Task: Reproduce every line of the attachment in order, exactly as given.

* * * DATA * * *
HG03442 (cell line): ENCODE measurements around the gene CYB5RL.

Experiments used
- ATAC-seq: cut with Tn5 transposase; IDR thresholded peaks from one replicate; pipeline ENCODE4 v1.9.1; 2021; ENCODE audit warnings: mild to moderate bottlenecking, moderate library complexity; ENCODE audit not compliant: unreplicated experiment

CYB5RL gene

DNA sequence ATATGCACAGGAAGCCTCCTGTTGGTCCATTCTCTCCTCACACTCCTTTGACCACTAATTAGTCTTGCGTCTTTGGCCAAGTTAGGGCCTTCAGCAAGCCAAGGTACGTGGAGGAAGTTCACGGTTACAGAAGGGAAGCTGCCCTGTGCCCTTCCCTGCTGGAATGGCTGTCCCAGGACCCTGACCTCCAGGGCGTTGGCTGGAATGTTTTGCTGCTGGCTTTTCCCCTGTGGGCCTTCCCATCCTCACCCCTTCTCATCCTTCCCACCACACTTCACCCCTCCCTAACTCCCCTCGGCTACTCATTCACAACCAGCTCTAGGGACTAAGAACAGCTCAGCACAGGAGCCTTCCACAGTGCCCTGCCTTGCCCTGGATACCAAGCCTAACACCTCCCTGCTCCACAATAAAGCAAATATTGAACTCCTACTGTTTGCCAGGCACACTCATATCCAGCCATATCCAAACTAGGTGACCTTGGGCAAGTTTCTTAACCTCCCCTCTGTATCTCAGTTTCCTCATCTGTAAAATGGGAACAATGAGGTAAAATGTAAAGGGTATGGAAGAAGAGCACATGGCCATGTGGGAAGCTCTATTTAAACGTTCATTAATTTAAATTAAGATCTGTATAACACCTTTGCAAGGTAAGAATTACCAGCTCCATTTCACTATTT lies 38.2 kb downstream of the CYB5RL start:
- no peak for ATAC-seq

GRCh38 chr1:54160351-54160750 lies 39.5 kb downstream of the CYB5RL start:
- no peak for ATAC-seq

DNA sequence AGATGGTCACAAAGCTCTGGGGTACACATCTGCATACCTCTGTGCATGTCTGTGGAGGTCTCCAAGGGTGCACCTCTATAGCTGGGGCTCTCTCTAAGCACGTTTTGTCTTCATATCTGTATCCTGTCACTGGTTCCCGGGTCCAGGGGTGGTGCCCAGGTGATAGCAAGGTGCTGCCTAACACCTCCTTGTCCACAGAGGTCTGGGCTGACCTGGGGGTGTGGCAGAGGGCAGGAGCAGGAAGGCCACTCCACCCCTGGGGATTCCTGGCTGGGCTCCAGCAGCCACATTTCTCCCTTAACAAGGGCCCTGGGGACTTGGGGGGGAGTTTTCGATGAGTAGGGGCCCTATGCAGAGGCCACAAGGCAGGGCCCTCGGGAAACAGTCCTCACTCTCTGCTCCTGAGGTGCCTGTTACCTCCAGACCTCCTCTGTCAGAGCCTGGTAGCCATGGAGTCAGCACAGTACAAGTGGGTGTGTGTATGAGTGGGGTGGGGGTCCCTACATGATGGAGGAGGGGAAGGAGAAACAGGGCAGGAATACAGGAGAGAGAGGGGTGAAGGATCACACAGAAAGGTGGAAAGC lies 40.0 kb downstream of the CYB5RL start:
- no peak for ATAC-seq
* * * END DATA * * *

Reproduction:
HG03442 (cell line): ENCODE measurements around the gene CYB5RL.

Experiments used
- ATAC-seq: cut with Tn5 transposase; IDR thresholded peaks from one replicate; pipeline ENCODE4 v1.9.1; 2021; ENCODE audit warnings: mild to moderate bottlenecking, moderate library complexity; ENCODE audit not compliant: unreplicated experiment

CYB5RL gene

DNA sequence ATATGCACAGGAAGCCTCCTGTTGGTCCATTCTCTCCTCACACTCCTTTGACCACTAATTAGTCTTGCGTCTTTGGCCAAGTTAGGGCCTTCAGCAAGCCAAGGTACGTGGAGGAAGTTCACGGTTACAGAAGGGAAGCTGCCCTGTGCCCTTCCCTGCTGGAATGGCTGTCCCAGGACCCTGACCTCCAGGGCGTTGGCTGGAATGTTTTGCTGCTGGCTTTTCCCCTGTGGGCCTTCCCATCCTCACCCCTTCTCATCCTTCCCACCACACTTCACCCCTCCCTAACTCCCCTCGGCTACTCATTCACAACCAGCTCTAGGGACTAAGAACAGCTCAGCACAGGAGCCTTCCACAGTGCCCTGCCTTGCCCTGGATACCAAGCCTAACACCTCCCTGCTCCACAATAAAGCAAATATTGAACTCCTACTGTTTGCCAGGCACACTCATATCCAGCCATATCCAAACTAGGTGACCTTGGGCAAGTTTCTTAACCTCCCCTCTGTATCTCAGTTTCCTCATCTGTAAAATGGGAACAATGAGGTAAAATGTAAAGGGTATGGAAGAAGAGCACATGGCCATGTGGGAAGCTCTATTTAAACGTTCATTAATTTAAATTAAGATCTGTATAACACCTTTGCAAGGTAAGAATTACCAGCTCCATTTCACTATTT lies 38.2 kb downstream of the CYB5RL start:
- no peak for ATAC-seq

GRCh38 chr1:54160351-54160750 lies 39.5 kb downstream of the CYB5RL start:
- no peak for ATAC-seq

DNA sequence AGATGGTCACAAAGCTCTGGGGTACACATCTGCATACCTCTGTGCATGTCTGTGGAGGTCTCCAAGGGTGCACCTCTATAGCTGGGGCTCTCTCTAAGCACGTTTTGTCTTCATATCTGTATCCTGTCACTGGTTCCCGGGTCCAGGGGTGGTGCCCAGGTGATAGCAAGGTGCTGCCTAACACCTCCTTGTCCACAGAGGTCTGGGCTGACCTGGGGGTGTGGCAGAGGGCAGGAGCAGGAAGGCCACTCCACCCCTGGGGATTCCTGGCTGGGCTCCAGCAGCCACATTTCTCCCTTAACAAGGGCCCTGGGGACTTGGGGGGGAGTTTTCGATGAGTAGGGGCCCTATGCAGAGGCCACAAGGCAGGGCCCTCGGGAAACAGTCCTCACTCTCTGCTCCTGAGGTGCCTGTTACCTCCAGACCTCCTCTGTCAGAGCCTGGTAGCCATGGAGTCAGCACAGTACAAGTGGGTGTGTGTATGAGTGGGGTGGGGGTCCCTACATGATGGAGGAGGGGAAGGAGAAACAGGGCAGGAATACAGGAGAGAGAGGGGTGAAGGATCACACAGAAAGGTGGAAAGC lies 40.0 kb downstream of the CYB5RL start:
- no peak for ATAC-seq